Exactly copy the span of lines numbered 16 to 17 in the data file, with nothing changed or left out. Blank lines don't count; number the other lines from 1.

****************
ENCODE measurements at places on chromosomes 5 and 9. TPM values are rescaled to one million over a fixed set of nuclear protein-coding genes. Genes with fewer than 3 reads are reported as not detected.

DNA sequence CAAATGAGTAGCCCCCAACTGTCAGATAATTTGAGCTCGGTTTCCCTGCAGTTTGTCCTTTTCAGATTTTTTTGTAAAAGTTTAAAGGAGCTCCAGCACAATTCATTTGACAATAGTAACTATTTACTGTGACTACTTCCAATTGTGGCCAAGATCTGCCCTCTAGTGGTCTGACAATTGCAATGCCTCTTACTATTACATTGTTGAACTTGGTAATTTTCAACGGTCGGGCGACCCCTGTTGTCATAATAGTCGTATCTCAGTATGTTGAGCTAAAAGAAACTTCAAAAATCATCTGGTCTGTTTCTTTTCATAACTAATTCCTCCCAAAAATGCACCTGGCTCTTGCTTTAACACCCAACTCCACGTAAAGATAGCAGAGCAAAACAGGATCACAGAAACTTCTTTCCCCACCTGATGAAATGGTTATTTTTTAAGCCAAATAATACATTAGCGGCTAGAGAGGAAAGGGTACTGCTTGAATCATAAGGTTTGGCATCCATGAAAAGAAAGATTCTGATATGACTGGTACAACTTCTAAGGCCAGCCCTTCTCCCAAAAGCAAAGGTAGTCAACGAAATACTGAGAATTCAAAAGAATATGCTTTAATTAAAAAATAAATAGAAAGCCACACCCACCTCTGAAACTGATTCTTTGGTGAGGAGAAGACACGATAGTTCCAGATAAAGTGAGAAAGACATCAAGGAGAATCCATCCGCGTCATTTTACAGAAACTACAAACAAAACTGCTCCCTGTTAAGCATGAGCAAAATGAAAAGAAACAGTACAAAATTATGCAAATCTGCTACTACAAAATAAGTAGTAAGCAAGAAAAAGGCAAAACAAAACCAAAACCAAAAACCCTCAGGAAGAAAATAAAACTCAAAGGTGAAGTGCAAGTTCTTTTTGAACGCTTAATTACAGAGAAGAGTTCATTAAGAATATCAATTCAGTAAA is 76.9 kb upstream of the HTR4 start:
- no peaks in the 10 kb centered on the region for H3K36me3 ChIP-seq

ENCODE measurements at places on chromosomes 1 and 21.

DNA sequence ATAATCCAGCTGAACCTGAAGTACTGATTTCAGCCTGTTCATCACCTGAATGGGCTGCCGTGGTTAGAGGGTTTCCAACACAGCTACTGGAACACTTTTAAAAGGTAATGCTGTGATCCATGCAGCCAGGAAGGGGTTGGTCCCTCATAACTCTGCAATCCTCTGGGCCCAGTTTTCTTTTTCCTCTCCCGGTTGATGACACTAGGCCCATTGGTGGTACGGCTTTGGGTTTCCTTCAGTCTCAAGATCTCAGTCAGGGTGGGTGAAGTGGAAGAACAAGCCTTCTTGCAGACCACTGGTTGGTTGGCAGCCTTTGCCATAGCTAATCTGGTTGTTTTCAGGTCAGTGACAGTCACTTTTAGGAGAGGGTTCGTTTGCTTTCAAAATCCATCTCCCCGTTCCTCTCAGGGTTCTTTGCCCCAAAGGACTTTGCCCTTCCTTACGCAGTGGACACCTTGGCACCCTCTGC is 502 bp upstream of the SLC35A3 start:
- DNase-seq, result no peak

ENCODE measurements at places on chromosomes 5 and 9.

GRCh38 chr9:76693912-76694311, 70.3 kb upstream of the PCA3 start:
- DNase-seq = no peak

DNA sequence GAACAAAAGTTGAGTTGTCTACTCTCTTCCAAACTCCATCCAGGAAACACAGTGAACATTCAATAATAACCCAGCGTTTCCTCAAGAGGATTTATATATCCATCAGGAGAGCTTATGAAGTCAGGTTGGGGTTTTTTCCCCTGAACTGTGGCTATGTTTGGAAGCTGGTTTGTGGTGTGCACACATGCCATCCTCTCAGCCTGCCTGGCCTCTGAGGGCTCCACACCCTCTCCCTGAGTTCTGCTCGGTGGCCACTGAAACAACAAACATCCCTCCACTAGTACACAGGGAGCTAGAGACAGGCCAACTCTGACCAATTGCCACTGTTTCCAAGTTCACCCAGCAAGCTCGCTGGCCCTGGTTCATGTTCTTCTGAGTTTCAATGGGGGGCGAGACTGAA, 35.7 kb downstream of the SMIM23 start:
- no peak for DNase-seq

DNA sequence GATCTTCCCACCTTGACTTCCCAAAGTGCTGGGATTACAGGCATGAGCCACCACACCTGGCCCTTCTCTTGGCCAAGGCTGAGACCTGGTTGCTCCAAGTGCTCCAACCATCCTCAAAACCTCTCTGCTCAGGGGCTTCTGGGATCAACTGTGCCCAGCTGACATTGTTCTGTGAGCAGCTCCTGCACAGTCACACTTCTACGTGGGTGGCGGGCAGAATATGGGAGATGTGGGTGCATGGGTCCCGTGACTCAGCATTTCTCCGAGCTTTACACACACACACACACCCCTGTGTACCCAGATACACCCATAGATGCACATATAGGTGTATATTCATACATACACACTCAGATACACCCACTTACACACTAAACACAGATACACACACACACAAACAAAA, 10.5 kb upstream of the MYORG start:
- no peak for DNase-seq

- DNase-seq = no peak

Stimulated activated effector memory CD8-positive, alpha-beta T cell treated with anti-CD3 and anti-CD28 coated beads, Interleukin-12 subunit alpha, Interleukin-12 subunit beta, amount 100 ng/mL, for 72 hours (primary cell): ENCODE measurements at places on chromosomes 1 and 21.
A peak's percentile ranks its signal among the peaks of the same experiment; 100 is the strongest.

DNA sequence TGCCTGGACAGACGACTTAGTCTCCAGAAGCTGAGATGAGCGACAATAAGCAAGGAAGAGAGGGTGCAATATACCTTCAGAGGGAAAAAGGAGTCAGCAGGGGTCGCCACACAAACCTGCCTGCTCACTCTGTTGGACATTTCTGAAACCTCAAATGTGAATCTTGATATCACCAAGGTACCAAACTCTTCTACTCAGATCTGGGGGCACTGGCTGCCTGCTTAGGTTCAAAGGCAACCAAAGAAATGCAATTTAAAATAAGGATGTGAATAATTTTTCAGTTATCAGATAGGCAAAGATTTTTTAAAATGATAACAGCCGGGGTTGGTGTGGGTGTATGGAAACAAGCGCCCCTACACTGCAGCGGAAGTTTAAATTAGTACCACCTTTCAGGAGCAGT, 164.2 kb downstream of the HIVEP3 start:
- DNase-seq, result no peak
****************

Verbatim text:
A peak's percentile ranks its signal among the peaks of the same experiment; 100 is the strongest.

DNA sequence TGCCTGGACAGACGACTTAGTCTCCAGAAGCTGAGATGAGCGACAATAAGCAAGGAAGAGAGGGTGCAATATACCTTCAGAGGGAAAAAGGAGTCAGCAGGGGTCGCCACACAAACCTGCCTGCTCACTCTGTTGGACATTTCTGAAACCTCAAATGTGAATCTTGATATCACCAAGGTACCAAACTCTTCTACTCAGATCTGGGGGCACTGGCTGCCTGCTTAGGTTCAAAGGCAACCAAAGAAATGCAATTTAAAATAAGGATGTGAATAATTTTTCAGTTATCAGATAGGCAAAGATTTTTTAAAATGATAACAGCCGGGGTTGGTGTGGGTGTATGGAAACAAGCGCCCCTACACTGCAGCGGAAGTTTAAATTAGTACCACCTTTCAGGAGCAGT, 164.2 kb downstream of the HIVEP3 start: